January 30th, 2008 12:43 AM
** CONFRONTING THE STATE SECRETS PRIVILEGE
** CHINA'S CURRENCY, AND MORE FROM CRS
CONFRONTING THE STATE SECRETS PRIVILEGE
At a House Judiciary Subcommittee hearing today, witnesses discussed
the feasibility and advisability of legislating reforms to the state
The state secrets privilege has been used by the executive branch to
block discovery in civil litigation when the government believes that
there is an unacceptable risk of disclosure of sensitive national
security secrets. But on several occasions, the mere assertion of the
privilege has led to termination of the lawsuit. It has effectively
short-circuited the adjudication of claims against the government
involving domestic surveillance, unlawful detention, and torture.
"I do believe thoughtful legislation is needed to insure that maximum
and uniform efforts are made to strike the right balance between
national security needs and fair judicial proceedings," said the Hon.
Patricia M. Wald, the retired chief judge of the DC Circuit Court of
Appeals in testimony today.
Legislative intervention was also endorsed by H. Thomas Wells, Jr., the
president-elect of the American Bar Association, and by Kevin Bankston
of the Electronic Frontier Foundation, whose lawsuit on warrantless
domestic surveillance has prompted state secrets claims by the
Patrick Philbin, a former deputy attorney general, argued that any
legislative proposal to permit judges to overrule the executive branch
regarding the sensitivity of particular information "would be a
The prepared statements from today's hearing are posted here:
Congressional Documents on Secrecy, 2008
Last week, Senators Kennedy, Specter and Leahy introduced "The State
Secrets Protection Act." The text of that legislation is now available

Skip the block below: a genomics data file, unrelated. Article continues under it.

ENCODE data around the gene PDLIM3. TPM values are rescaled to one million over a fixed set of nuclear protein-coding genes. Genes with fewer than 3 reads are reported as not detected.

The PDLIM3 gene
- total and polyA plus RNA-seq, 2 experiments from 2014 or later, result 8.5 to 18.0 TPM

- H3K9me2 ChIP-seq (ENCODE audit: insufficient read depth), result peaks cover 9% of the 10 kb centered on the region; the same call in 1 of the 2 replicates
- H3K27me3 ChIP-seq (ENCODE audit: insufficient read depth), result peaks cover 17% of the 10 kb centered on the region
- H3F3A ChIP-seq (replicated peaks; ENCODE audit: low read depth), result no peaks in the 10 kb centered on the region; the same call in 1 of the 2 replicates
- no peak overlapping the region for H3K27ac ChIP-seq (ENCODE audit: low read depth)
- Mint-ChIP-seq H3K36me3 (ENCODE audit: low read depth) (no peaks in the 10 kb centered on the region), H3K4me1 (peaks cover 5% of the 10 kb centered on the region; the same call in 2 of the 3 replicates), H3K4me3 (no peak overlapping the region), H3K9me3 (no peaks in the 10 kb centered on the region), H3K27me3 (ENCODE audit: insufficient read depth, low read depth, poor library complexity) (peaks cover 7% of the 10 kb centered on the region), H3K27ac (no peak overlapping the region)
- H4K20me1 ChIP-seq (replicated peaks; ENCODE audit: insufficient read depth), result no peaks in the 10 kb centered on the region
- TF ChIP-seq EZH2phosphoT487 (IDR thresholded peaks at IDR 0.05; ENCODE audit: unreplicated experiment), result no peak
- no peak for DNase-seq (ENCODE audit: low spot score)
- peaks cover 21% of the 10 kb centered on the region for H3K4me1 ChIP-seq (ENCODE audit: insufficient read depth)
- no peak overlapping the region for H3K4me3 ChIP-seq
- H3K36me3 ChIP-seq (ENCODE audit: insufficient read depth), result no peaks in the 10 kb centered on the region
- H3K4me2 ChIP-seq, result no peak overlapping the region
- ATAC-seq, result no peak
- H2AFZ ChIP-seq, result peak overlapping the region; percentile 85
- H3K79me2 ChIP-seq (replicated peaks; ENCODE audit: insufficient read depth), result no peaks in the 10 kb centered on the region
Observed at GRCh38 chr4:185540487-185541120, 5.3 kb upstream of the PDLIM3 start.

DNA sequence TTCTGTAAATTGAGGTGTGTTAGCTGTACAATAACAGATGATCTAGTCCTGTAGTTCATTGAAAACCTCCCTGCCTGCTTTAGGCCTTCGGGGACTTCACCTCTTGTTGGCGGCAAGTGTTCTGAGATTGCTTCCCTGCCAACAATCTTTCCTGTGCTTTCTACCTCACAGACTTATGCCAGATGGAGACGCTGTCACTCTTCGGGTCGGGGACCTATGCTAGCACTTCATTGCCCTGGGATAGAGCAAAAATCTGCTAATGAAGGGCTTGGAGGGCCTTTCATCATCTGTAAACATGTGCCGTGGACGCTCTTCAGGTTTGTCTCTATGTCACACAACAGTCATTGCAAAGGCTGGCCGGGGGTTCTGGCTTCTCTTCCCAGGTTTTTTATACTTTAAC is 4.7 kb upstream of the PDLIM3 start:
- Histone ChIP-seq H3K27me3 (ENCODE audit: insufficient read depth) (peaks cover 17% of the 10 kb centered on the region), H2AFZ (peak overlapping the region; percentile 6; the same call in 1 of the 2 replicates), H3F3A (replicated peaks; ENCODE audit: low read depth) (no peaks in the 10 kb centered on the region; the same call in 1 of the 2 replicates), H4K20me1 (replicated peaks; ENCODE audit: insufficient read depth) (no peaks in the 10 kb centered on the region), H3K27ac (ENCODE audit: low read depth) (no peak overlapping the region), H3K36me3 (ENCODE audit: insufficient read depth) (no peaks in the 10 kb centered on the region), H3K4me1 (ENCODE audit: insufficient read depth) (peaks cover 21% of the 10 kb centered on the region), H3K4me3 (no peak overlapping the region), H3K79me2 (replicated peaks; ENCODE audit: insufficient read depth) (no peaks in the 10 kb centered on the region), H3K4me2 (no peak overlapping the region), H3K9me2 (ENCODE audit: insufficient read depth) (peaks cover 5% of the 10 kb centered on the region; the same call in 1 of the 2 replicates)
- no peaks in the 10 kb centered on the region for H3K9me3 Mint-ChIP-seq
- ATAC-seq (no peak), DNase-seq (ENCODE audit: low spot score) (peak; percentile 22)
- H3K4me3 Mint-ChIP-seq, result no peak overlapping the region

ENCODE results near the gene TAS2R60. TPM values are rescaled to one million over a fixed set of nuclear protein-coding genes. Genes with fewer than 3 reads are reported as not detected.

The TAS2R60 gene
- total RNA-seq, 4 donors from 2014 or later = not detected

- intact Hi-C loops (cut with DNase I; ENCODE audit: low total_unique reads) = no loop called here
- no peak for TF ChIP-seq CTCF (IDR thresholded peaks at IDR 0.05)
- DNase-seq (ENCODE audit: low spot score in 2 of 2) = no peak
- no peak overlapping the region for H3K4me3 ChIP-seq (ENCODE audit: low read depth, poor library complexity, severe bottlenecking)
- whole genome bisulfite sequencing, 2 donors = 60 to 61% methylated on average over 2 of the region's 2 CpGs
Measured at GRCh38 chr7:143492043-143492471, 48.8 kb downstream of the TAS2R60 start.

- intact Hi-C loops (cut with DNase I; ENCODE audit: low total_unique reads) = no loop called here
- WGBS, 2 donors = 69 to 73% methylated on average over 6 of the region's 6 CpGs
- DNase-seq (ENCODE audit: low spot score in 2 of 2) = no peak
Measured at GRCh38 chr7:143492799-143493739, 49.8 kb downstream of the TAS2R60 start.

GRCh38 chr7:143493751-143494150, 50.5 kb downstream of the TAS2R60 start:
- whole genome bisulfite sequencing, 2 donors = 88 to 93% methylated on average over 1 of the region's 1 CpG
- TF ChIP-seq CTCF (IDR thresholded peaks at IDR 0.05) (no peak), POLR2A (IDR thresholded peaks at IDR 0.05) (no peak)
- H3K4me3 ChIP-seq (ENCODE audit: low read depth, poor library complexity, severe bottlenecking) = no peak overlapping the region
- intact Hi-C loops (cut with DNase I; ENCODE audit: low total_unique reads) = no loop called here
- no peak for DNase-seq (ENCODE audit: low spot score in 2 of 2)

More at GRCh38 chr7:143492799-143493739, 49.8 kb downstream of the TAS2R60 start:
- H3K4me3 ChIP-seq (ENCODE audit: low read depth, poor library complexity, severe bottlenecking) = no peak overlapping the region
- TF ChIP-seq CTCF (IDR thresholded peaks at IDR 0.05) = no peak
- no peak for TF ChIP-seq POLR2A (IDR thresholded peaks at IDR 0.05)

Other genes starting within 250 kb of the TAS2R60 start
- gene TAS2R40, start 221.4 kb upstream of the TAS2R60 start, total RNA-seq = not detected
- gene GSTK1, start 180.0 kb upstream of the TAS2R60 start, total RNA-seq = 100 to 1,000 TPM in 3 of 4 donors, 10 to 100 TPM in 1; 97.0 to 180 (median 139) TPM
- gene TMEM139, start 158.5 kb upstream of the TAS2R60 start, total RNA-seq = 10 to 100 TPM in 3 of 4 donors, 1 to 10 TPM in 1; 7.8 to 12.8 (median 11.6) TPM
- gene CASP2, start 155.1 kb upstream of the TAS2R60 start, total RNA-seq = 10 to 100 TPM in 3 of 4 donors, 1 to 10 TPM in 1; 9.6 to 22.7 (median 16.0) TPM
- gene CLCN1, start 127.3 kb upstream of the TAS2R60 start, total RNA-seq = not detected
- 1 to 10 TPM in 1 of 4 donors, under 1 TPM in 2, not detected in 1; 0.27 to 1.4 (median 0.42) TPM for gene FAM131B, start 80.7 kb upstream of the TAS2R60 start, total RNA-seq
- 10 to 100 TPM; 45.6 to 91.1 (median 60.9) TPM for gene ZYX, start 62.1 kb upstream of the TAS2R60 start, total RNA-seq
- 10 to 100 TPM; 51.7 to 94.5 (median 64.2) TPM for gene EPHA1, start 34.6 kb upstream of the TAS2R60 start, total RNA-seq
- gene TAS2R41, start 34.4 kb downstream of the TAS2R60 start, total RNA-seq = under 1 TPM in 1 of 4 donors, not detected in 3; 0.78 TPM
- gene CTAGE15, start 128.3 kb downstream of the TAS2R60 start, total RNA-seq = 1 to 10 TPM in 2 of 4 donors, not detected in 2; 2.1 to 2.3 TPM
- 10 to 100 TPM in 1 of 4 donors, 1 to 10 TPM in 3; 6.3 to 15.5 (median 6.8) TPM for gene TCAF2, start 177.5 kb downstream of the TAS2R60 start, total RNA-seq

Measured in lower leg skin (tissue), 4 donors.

Introduction of the State Secrets Protection Act (S. 2533)
January 30th, 2008 08:19 AM
No worries - many in DoS are indeed worthless oxygen thieves - but that holds for any large group. I give FSOs a ration of **** daily, believe me!
Originally Posted by sniper58
As to who classifies things - me, for one. If there is a question on whether or not something should be classified, what level it should be classified, or what reason/justification should be used for classification (there are only a few reasons, BTW), there is a review board in my department that investigates. I can only assume that there are similar groups in place in other departments.
By the way, there are technically only three levels of classification:
Top Secret (TS) - The highest level of classification of material on a national level. Such material would cause "exceptionally grave damage" to national security if publicly available.
Secret - Such material would cause "serious damage" to national security if publicly available.
Confidential - Such material would cause "damage" or be "prejudicial" to national security if publicly available.
There are subsections of TS clearance, some of which fall under SCI (Sensitive Compartmented Information) and other names, but they are still technically "just" Top Secret. There are levels below Confidential, as well (Sensitive But Unclassified, Law Enforcement Sensitive, FOUO, etc) but there are technically NOT classified as they have no national security value (only personal, official, investigative, etc.)
While it would be possible to clear enough judges to hear most cases, the problem is not with the judges. It is with the plaintiffs, attornies, JURIES, and everyone else involved in a criminal or civil trial (remember, this is as much about civil cases as it is about criminal ones). It is simply not possible (or desireable) to have that many folks - cleared or not, they don't have a need to know - involved with our classified info. If we could boil it down to just the judges, we'd be able to make something work, but that isn't how our system functions...
A man fires a rifle for many years, and he goes to war. And afterward he turns the rifle in at the armory, and he believes he's finished with the rifle. But no matter what else he might do with his hands - love a woman, build a house, change his son's diaper - his hands remember the rifle.
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